On Amberley Mount the King's horse cast a shoe, necessitating a drop to one of the Burphams, at Lee Farm, to have the mishap put right. Ascending the hills again the fugitives held the high track as far as Steyning. At Bramber they survived a second meeting with Cromwellians, three or four soldiers of Col. Herbert Morley of Glynde suddenly appearing, but being satisfied merely to insult them. At Beeding, George Gunter rode on by way of the lower road to Brighton, while the King and Lord Wilmot climbed the hill at Horton, crossing by way of White Lot to Southwick, where, according to one story, in a cottage at the west of the Green was a hiding-hole in which the King lay until Captain Nicholas Tattersall of Brighton was ready to embark him for Fécamp. George Gunter's own story is, however, that the King rode direct to Brighton. He reached Fécamp on October 16. Two hours after Gunter left Brighton, "soldiers came thither to search for a tall black man, six feet four inches high"—to wit, the Merry Monarch.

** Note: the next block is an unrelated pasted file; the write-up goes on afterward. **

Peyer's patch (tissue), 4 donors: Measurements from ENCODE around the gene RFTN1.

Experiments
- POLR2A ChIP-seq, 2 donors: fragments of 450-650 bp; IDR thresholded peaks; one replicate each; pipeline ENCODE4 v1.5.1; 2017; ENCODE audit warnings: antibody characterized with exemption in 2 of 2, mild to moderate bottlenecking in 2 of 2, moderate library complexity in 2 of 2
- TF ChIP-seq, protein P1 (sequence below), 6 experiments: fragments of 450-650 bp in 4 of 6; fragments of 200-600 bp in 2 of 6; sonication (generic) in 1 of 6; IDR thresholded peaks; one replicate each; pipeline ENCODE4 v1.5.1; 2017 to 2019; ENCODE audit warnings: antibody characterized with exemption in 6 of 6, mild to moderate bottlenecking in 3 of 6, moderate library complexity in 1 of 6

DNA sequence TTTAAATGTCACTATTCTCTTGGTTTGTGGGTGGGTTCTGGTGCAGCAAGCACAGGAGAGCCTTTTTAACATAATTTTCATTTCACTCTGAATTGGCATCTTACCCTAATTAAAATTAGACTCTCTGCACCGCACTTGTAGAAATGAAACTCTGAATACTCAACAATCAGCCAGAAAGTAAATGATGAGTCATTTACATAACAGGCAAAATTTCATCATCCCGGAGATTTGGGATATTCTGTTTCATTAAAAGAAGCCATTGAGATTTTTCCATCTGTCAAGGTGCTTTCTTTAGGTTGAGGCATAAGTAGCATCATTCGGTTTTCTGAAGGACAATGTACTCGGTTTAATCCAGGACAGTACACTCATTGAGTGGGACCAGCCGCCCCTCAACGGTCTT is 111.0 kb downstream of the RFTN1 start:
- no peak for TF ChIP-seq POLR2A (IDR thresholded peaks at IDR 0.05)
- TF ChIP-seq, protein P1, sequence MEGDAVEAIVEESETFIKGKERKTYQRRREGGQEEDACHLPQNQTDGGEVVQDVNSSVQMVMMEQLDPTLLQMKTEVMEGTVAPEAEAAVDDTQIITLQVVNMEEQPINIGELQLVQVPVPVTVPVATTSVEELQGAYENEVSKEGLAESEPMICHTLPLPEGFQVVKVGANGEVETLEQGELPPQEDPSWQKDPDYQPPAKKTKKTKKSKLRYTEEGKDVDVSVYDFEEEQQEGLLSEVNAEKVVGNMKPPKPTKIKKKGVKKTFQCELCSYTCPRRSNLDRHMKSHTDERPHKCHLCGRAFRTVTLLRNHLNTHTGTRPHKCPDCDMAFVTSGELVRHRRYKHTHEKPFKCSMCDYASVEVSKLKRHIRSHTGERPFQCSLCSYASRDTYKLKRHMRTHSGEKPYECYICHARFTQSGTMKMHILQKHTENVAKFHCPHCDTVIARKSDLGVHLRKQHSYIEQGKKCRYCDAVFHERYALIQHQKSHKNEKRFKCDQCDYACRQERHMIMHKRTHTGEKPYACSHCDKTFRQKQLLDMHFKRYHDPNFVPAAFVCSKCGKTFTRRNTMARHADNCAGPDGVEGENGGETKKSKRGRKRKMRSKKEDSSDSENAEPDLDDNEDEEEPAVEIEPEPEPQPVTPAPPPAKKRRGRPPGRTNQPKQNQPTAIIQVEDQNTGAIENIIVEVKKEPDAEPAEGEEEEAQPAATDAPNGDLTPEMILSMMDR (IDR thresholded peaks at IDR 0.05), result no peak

Such is the bare narrative of Charles' Sussex ride. If the reader would have it garnished and spiced he should turn to the pages of Ainsworth's Ovingdean Grange, where much that never happened is set forth as entertainingly (or so I thought when I read it as a boy) as if it were truth.